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This paper explains how the Romans believed that they inherited the practice of gladiatorial games from the Etruscans, who used them as a part of a funeral ritual; servants dueled to the death for the right to provide companionship to their owners in eternity. It explores how the gladiatorial battles were warranted as strengthening the Roman citizens to the sight of human bloodshed so they could tolerate war better. In some ways, the Romans were the most civilized people of the ancient world, although their advancement and enlightened way of life did not conceal the dark reality of gladiatorial combat, which is unacceptable in modern times.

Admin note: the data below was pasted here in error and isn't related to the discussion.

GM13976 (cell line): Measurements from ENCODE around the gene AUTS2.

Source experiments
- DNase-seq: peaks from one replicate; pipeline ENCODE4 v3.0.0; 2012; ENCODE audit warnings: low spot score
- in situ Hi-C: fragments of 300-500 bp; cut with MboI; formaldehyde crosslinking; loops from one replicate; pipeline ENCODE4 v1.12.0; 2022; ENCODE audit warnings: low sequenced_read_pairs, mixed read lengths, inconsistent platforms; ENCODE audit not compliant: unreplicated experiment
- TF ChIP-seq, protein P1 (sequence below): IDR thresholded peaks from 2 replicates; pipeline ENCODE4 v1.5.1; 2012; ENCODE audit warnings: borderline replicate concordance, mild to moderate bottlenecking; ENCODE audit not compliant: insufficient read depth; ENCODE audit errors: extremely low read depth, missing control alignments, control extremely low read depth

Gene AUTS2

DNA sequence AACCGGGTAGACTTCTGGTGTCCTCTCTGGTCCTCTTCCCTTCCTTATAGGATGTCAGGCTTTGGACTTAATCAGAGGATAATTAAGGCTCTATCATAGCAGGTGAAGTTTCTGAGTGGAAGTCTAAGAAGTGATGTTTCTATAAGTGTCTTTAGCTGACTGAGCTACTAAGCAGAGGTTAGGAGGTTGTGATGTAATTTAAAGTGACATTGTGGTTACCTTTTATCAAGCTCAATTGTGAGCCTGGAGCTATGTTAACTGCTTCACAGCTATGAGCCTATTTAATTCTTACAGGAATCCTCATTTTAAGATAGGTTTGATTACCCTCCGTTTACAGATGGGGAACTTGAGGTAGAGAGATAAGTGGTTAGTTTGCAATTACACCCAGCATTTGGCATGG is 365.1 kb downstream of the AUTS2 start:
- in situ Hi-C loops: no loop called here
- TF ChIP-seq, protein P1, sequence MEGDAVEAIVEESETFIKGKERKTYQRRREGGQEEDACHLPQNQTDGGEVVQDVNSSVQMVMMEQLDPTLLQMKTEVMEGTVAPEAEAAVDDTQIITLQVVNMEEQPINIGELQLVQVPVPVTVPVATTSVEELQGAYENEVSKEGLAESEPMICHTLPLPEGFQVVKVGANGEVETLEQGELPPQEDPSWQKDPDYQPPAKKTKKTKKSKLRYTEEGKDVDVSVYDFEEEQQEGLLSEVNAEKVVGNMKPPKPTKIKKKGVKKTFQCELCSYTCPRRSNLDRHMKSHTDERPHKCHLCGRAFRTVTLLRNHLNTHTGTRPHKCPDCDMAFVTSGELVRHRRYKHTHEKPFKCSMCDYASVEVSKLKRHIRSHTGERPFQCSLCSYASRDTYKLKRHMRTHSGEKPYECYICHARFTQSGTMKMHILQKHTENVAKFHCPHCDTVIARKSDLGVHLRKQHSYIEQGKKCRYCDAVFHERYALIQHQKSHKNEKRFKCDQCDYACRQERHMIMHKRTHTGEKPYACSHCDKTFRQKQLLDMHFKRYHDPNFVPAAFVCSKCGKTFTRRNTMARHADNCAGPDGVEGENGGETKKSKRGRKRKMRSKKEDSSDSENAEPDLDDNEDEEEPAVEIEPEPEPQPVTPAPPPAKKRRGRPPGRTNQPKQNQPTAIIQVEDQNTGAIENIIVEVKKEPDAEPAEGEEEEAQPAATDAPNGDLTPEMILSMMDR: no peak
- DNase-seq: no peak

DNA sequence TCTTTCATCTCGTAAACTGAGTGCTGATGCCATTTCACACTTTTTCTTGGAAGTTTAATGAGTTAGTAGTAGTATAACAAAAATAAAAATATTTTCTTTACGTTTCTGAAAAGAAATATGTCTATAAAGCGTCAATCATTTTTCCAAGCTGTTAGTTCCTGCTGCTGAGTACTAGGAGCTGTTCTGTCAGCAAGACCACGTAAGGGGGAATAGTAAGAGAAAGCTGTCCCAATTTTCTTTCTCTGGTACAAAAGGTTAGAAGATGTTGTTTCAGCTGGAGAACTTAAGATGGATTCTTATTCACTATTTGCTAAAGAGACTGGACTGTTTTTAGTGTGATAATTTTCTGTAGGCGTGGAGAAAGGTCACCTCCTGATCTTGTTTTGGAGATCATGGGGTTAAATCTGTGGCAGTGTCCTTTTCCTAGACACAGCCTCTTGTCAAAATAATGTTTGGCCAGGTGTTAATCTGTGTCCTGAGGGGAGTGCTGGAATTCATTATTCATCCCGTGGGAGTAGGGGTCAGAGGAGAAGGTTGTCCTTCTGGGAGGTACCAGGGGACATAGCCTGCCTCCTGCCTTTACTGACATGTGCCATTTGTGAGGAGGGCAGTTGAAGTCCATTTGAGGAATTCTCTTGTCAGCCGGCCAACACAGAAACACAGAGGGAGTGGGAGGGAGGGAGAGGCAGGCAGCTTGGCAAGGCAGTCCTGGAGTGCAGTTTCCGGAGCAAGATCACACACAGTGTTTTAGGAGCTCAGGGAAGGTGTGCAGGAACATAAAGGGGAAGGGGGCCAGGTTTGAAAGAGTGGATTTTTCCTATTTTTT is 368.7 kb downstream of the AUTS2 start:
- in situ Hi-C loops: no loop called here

From the Paper:"The word "gladiator" meant one who carries a sword. A gladiator was a skilled warrior who fought to the death in battles to entertain the ancient Romans. Gladiatorial games were immediately and extremely popular within the Roman Empire. Gladiators entered the arena with the intent to kill each other; thus, Roman spectators observed men facing death and trying to overcome it. The games themselves presented ways for Rome to display the power of their empire, although the early Christians associated the games with human sacrifice and a total disregard for the value of human life and rights."
Cite this Essay:
Roman Gladiators (2004, May 30) Retrieved August 13, 2020, from https://www.academon.com/essay/roman-gladiators-51504/
"Roman Gladiators" 30 May 2004. Web. 13 August. 2020. <https://www.academon.com/essay/roman-gladiators-51504/>